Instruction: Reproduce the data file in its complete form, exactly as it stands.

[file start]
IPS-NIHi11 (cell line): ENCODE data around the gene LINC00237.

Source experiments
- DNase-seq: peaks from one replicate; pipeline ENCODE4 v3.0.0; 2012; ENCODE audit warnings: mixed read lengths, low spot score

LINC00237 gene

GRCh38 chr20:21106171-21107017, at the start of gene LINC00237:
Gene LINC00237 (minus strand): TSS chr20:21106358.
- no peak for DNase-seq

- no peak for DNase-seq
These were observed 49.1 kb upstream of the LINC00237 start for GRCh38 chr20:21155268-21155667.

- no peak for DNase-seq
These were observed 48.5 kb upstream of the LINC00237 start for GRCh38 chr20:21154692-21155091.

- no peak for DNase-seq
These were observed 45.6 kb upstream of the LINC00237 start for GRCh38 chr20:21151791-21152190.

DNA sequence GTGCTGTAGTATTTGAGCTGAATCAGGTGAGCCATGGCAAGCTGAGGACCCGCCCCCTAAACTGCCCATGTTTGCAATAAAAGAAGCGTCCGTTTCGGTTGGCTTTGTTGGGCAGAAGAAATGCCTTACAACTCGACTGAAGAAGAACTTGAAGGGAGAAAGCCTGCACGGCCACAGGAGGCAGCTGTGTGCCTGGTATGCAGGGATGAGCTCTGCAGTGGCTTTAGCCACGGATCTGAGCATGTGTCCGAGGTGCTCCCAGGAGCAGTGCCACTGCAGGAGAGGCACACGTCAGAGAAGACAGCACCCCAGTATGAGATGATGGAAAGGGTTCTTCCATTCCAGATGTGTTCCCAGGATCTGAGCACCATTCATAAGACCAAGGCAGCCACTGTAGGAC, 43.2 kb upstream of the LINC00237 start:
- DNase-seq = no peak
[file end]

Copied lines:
IPS-NIHi11 (cell line): ENCODE data around the gene LINC00237.

Source experiments
- DNase-seq: peaks from one replicate; pipeline ENCODE4 v3.0.0; 2012; ENCODE audit warnings: mixed read lengths, low spot score

LINC00237 gene

GRCh38 chr20:21106171-21107017, at the start of gene LINC00237:
Gene LINC00237 (minus strand): TSS chr20:21106358.
- no peak for DNase-seq

- no peak for DNase-seq
These were observed 49.1 kb upstream of the LINC00237 start for GRCh38 chr20:21155268-21155667.

- no peak for DNase-seq
These were observed 48.5 kb upstream of the LINC00237 start for GRCh38 chr20:21154692-21155091.

- no peak for DNase-seq
These were observed 45.6 kb upstream of the LINC00237 start for GRCh38 chr20:21151791-21152190.

DNA sequence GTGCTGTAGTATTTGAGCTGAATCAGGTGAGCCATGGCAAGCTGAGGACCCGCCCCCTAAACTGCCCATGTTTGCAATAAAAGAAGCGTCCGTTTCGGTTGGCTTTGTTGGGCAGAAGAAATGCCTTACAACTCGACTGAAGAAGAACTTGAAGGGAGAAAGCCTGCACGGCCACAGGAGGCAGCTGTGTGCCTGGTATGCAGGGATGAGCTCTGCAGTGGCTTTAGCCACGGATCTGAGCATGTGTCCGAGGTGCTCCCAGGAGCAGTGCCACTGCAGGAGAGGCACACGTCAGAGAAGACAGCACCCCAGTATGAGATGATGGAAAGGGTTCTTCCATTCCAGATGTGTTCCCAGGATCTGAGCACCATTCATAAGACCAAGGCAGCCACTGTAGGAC, 43.2 kb upstream of the LINC00237 start:
- DNase-seq = no peak